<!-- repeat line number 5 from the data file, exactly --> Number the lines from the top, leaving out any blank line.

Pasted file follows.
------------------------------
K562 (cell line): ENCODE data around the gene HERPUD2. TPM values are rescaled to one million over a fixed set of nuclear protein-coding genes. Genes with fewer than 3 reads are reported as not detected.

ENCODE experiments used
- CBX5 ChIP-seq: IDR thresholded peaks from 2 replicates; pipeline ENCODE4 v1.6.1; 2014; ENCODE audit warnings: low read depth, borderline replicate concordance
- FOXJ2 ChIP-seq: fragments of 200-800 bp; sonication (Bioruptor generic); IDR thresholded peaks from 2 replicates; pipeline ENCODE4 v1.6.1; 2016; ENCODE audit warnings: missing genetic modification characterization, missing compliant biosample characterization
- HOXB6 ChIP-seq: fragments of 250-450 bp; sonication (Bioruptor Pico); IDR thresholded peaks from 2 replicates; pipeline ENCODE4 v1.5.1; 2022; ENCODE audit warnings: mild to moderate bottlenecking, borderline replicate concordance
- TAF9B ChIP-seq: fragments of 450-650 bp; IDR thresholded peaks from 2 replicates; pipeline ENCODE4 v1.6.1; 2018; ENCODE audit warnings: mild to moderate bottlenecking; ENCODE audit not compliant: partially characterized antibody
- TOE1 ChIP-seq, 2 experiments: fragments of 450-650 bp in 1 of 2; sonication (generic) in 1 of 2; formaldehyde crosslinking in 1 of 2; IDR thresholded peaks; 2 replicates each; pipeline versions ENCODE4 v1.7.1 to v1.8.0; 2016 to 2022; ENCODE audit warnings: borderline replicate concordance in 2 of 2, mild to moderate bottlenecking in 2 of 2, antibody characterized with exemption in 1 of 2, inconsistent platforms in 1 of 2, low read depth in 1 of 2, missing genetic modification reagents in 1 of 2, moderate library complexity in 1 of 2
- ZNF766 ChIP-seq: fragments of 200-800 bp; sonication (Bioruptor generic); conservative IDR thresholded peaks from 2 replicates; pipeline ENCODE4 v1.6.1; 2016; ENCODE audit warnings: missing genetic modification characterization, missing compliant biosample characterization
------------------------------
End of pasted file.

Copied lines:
- HOXB6 ChIP-seq: fragments of 250-450 bp; sonication (Bioruptor Pico); IDR thresholded peaks from 2 replicates; pipeline ENCODE4 v1.5.1; 2022; ENCODE audit warnings: mild to moderate bottlenecking, borderline replicate concordance